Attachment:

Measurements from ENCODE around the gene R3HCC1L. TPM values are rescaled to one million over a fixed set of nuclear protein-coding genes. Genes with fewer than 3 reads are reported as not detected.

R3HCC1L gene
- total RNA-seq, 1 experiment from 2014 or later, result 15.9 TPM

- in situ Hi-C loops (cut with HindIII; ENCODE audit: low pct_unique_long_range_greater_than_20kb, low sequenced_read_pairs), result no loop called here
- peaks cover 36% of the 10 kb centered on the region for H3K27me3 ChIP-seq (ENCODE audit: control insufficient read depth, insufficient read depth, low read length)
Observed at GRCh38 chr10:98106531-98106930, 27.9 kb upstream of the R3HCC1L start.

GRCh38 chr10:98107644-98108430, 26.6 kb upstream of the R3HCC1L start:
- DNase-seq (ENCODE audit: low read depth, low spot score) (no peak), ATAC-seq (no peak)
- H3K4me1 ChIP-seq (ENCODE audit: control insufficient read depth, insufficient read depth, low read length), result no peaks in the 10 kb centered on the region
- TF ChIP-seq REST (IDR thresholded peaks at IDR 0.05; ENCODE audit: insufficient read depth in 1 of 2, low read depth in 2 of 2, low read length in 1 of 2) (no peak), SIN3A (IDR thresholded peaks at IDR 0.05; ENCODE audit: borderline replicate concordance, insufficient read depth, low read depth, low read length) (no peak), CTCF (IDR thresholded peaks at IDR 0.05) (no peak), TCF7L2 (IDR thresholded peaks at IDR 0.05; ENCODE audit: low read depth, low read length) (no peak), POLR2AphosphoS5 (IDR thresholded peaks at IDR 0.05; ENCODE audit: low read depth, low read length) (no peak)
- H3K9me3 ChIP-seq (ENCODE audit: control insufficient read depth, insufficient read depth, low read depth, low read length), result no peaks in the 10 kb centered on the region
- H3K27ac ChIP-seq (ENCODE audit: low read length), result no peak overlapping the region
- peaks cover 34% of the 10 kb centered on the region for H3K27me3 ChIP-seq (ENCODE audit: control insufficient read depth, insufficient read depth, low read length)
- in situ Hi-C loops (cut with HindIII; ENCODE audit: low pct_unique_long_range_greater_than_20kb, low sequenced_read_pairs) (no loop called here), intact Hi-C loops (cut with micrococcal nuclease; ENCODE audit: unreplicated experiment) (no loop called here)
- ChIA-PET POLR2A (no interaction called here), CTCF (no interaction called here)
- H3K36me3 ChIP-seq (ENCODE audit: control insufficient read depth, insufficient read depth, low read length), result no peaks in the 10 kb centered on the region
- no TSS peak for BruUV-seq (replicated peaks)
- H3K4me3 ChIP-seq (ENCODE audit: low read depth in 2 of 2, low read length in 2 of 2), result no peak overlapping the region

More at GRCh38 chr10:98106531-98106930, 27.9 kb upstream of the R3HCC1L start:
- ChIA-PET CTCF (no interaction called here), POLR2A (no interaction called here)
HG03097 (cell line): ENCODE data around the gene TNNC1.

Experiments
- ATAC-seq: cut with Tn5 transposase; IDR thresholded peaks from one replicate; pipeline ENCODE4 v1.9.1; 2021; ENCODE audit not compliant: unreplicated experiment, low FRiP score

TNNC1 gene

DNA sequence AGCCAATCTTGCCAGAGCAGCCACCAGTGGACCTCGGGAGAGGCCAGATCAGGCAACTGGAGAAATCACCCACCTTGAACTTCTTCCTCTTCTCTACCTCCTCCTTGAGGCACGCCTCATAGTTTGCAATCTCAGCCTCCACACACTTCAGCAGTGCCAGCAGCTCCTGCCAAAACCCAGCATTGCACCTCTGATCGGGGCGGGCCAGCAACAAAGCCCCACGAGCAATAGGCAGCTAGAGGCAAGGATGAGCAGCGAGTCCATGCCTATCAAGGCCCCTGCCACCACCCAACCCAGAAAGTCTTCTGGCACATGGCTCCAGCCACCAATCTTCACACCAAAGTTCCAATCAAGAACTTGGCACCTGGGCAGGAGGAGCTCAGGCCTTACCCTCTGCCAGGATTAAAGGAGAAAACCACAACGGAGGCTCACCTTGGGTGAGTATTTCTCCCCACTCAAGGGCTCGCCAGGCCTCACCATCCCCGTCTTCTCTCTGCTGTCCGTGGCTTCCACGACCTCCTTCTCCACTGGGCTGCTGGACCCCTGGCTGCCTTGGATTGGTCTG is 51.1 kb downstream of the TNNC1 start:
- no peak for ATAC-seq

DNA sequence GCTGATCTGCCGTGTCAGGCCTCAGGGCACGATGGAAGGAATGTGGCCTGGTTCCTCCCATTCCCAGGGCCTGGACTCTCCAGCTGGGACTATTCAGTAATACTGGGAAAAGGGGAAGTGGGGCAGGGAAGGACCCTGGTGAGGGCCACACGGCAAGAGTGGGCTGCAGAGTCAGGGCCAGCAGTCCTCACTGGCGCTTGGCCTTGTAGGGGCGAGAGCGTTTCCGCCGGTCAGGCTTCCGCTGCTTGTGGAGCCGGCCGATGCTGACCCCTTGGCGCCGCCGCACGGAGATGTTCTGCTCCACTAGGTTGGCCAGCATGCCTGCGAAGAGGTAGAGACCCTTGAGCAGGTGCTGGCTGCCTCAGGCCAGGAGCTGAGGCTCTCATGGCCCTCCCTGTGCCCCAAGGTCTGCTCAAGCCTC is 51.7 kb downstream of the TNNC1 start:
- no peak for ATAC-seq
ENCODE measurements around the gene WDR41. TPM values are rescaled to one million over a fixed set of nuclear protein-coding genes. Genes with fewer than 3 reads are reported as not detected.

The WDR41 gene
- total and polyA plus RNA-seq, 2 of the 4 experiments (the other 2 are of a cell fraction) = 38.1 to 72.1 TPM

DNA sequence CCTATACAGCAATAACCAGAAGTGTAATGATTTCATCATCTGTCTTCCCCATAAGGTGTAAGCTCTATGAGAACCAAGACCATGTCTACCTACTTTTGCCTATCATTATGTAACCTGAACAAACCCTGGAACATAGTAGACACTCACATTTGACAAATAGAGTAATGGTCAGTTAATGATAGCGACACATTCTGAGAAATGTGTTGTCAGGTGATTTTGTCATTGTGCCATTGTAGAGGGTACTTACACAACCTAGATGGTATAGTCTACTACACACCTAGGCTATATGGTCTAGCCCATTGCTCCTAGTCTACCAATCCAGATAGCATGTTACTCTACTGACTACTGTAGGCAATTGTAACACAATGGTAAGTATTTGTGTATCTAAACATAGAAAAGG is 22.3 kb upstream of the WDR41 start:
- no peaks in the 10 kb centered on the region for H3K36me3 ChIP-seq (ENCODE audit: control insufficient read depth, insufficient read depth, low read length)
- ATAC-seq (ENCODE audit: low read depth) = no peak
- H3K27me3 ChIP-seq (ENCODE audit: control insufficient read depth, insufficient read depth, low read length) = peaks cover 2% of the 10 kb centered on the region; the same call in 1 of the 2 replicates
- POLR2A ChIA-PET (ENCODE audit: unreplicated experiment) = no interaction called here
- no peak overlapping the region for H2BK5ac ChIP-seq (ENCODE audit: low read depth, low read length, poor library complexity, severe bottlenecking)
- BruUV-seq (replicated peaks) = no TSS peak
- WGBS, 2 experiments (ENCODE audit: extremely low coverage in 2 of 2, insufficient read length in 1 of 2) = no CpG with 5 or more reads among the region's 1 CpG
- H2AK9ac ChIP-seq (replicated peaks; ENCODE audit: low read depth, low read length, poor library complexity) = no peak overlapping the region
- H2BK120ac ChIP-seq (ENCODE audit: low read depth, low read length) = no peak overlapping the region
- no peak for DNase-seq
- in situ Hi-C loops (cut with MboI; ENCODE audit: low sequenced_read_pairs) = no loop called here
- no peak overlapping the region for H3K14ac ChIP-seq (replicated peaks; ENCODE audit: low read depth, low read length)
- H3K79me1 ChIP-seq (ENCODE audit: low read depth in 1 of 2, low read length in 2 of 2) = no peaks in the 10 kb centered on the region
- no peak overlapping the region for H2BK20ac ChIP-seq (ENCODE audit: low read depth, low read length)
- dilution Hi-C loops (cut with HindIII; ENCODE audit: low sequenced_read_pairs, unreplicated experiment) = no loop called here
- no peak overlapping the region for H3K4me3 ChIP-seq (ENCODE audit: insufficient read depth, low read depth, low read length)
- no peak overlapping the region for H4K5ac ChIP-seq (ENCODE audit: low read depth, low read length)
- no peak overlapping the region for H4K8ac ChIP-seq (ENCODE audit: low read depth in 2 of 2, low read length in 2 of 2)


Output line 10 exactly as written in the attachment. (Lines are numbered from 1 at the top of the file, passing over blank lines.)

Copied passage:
- TF ChIP-seq REST (IDR thresholded peaks at IDR 0.05; ENCODE audit: insufficient read depth in 1 of 2, low read depth in 2 of 2, low read length in 1 of 2) (no peak), SIN3A (IDR thresholded peaks at IDR 0.05; ENCODE audit: borderline replicate concordance, insufficient read depth, low read depth, low read length) (no peak), CTCF (IDR thresholded peaks at IDR 0.05) (no peak), TCF7L2 (IDR thresholded peaks at IDR 0.05; ENCODE audit: low read depth, low read length) (no peak), POLR2AphosphoS5 (IDR thresholded peaks at IDR 0.05; ENCODE audit: low read depth, low read length) (no peak)